AI able to predict chemotherapy dosages developed

Finding the right chemotherapy dosage is a grueling process of trial and error, leading Stanford University Hospital researchers to train AI to identify correct dosage before treatment begins


A group of researchers from Stanford University Hospital have successfully used AI technology to accurately adjust chemotherapy dosages by identifying those who required a lower dose even before treatment had begun, according to a study published in Nature Scientific Reports.

Finding the right dose of medication for chemotherapy treatment uses a process of trial and error which can cause unnecessary suffering for patients. Adverse effects from taking the wrong dose of medication results in an estimated 280,000 hospitalizations in the US every year, according to the report.

To discover the correct dosage, the team used the "Random Forest Classifier" method, an algorithm which combines the results of decision trees based on slightly different subsets of data. To train the algorithm, the researchers fed it digital information on patients who needed to have their dosages changed from various sources, including analysis results, notes and prescriptions.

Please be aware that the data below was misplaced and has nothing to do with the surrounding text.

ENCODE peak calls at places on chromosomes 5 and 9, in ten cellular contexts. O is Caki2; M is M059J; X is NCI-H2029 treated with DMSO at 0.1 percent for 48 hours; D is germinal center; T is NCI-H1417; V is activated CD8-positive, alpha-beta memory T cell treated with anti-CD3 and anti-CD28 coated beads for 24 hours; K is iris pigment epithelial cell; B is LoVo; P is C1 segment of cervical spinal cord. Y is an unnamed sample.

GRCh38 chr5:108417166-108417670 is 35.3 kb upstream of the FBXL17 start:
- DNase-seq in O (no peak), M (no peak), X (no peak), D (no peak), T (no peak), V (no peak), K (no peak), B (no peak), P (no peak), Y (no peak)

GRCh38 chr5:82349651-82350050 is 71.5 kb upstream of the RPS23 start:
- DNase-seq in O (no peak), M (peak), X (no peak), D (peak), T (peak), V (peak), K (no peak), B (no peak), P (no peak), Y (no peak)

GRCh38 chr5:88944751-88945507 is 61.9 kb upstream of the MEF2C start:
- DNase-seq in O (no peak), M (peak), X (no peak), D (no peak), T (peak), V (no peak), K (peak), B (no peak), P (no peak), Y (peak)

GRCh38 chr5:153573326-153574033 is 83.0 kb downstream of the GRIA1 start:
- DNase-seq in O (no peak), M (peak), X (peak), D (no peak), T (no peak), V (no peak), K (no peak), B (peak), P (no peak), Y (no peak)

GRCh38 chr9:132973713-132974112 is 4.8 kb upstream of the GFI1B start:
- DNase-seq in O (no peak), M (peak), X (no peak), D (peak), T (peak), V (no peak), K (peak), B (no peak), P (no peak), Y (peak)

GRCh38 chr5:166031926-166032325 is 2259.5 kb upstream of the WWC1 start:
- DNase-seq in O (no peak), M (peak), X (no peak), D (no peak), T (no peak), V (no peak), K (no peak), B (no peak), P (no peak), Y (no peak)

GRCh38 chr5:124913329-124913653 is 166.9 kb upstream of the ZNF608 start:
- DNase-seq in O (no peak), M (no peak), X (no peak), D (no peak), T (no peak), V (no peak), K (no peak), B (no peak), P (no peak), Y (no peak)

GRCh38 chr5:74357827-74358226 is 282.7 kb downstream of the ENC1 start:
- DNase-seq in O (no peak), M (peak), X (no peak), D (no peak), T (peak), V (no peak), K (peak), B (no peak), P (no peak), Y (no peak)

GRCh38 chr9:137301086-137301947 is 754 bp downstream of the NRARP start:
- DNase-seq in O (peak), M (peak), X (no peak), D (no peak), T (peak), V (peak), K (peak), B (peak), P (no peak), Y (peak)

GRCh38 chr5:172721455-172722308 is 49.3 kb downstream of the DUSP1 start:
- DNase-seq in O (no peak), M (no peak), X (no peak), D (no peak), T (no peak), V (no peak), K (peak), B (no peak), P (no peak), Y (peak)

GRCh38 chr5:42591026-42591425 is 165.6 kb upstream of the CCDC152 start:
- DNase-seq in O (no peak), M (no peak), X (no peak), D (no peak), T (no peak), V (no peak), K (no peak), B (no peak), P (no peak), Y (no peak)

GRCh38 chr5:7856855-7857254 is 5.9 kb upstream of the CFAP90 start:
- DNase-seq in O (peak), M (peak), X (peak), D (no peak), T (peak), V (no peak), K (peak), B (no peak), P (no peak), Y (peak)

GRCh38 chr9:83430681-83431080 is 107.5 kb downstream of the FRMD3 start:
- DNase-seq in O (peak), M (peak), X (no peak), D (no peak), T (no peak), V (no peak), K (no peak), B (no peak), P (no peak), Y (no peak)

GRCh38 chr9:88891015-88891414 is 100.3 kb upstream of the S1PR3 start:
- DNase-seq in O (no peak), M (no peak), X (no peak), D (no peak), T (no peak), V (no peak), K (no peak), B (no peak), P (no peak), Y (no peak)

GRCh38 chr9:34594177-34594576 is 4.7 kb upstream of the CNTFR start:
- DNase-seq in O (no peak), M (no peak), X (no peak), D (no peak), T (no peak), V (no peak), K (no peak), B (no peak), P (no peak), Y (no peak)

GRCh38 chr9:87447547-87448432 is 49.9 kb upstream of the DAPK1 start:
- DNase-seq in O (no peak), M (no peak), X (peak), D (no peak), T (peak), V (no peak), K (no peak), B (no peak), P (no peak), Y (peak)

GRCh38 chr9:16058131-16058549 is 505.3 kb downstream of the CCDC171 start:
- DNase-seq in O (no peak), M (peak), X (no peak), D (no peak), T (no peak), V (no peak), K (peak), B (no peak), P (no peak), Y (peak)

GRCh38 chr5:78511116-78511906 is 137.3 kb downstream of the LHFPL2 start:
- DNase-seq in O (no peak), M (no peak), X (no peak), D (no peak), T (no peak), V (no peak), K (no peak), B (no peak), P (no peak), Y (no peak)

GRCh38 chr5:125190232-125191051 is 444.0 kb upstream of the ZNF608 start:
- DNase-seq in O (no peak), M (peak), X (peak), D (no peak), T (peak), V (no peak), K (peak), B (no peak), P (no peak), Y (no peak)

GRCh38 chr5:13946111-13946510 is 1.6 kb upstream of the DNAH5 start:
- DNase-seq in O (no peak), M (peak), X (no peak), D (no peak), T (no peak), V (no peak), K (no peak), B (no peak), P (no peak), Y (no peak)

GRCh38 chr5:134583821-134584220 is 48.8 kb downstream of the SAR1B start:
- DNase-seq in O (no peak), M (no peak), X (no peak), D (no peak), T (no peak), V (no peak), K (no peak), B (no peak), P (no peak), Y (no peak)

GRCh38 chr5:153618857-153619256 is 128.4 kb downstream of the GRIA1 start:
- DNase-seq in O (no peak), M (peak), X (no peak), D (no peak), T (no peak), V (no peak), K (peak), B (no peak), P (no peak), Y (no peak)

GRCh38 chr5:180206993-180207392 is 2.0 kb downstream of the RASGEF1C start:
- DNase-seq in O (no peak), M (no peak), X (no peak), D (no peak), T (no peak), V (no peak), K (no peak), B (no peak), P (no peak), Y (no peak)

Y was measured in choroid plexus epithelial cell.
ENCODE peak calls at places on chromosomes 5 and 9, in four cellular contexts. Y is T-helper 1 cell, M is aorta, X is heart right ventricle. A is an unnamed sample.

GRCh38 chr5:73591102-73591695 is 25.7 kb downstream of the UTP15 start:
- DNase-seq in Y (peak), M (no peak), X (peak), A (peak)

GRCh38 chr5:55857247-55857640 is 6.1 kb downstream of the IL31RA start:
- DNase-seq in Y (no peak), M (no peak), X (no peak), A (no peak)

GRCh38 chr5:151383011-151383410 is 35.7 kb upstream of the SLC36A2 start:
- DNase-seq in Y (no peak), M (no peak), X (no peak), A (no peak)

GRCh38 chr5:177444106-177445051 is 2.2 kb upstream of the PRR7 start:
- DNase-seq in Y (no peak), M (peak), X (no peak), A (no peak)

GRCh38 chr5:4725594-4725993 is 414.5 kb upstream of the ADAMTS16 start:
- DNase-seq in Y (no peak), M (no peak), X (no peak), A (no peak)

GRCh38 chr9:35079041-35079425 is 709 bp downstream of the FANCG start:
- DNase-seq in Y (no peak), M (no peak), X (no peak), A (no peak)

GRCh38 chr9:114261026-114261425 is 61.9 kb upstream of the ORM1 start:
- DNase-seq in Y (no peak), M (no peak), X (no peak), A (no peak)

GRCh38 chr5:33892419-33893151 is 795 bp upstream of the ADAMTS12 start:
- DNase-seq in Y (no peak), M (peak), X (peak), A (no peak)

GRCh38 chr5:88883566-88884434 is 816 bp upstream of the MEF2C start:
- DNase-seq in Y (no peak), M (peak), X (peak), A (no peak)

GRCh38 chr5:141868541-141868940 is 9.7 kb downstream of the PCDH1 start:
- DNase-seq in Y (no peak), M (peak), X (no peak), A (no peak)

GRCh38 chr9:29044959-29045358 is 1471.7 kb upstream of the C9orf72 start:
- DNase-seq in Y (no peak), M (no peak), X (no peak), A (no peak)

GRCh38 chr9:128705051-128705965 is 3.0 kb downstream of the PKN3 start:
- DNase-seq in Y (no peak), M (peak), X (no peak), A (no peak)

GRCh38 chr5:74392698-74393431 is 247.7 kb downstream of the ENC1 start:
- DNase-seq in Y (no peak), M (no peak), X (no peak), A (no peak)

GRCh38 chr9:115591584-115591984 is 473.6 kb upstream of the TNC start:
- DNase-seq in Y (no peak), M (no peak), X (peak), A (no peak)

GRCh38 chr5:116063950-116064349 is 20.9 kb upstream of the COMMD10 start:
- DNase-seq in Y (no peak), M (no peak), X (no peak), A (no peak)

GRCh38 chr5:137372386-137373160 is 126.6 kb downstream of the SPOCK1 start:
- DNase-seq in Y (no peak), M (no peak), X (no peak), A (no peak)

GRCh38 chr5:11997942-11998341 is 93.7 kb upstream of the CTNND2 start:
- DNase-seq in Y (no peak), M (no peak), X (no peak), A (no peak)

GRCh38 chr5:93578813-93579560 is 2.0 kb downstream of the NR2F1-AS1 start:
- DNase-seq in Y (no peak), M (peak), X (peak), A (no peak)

"The result of their research illustrates the role that machine learning can play in the initial dosage of drugs associated with a variable response and shows how the health system can gain from being computerized," read theNature Scientific Reports report.

Each year, about 650,000 cancer patients receive chemotherapy treatment in the US, according to the Centers for Disease Control and Prevention. Using AI technology may dramatically improve outcomes and quality of life for patients undergoing treatment.

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